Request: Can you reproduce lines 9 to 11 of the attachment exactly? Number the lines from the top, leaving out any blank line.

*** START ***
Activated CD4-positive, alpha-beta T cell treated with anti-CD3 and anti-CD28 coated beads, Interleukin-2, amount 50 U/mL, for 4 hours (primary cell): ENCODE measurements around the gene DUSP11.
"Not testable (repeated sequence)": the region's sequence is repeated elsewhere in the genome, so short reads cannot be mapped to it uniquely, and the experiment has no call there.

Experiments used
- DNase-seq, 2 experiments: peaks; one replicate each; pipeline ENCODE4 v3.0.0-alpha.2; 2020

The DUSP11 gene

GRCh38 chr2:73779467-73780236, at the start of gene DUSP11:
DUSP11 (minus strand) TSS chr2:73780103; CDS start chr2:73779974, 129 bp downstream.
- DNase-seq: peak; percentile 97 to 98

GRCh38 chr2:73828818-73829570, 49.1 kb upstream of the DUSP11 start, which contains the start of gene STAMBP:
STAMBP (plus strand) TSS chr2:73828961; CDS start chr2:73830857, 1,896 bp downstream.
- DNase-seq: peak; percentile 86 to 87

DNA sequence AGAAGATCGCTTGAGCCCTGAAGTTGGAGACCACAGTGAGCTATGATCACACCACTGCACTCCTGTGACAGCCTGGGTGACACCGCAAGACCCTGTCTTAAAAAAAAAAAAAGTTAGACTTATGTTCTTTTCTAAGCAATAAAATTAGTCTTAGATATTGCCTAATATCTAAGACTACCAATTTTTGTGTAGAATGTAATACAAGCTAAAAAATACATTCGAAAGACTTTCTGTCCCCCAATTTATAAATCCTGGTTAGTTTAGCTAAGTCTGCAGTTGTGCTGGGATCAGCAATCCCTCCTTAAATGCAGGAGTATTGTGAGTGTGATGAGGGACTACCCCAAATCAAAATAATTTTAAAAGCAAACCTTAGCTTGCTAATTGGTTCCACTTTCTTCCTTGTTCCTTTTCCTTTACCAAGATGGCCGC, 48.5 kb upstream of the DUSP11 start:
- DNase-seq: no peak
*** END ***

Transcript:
GRCh38 chr2:73828818-73829570, 49.1 kb upstream of the DUSP11 start, which contains the start of gene STAMBP:
STAMBP (plus strand) TSS chr2:73828961; CDS start chr2:73830857, 1,896 bp downstream.
- DNase-seq: peak; percentile 86 to 87